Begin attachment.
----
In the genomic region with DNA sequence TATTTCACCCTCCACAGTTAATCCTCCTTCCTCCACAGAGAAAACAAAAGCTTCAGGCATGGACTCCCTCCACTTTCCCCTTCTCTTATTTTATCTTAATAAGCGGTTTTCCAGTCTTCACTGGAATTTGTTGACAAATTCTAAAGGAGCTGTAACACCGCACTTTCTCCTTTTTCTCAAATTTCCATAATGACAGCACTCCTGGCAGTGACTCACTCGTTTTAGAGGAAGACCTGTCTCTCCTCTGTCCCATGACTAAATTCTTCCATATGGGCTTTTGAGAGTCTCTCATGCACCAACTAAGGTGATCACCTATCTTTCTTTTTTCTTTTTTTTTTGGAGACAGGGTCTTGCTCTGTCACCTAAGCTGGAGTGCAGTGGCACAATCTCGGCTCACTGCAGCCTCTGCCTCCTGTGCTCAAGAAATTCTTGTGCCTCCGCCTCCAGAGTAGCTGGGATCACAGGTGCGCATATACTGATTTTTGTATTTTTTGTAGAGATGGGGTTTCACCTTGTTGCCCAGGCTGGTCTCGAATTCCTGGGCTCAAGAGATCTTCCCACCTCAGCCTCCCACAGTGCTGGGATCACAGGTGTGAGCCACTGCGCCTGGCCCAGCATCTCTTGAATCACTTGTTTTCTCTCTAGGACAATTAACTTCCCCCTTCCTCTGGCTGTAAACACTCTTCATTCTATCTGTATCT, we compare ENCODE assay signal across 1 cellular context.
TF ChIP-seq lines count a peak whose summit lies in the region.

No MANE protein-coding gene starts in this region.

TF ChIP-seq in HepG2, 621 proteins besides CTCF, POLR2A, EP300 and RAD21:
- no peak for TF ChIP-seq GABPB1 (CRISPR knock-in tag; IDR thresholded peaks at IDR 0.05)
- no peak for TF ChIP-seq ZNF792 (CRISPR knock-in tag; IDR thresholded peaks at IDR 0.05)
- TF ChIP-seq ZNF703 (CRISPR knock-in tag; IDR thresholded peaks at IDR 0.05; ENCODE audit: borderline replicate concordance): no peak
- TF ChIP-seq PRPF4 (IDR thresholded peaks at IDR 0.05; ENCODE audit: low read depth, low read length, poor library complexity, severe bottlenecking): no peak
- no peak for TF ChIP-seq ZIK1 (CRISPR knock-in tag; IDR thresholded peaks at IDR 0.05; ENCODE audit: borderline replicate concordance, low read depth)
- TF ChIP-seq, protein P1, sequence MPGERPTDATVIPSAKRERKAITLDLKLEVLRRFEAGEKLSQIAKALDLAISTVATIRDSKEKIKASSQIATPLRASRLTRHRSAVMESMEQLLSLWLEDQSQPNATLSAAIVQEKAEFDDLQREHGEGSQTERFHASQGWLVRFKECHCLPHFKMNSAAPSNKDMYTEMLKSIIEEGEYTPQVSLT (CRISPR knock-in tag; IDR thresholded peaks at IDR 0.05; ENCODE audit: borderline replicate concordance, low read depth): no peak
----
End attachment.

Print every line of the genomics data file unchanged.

In the genomic region with DNA sequence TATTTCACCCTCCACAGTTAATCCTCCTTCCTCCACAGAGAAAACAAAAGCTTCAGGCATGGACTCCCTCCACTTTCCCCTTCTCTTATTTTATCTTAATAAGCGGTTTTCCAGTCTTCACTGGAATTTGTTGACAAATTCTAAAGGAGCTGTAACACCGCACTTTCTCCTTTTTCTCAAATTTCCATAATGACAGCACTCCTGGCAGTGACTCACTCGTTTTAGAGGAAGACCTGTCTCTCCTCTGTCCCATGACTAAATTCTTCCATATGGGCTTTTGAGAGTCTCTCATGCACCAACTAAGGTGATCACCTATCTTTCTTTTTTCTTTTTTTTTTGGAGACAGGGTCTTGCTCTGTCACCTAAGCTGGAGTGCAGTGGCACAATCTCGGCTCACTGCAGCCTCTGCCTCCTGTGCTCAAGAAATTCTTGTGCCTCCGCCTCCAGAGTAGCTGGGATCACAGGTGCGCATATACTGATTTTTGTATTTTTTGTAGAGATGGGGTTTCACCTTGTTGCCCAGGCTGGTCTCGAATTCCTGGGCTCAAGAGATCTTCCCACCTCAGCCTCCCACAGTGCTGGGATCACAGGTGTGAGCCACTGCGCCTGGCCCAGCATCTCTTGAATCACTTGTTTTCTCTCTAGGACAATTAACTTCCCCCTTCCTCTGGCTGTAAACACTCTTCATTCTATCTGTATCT, we compare ENCODE assay signal across 1 cellular context.
TF ChIP-seq lines count a peak whose summit lies in the region.

No MANE protein-coding gene starts in this region.

TF ChIP-seq in HepG2, 621 proteins besides CTCF, POLR2A, EP300 and RAD21:
- no peak for TF ChIP-seq GABPB1 (CRISPR knock-in tag; IDR thresholded peaks at IDR 0.05)
- no peak for TF ChIP-seq ZNF792 (CRISPR knock-in tag; IDR thresholded peaks at IDR 0.05)
- TF ChIP-seq ZNF703 (CRISPR knock-in tag; IDR thresholded peaks at IDR 0.05; ENCODE audit: borderline replicate concordance): no peak
- TF ChIP-seq PRPF4 (IDR thresholded peaks at IDR 0.05; ENCODE audit: low read depth, low read length, poor library complexity, severe bottlenecking): no peak
- no peak for TF ChIP-seq ZIK1 (CRISPR knock-in tag; IDR thresholded peaks at IDR 0.05; ENCODE audit: borderline replicate concordance, low read depth)
- TF ChIP-seq, protein P1, sequence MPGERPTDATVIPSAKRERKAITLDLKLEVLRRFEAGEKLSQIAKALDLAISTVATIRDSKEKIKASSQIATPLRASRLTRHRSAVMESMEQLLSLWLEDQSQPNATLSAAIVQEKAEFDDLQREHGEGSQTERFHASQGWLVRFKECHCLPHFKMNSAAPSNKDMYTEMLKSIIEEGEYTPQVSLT (CRISPR knock-in tag; IDR thresholded peaks at IDR 0.05; ENCODE audit: borderline replicate concordance, low read depth): no peak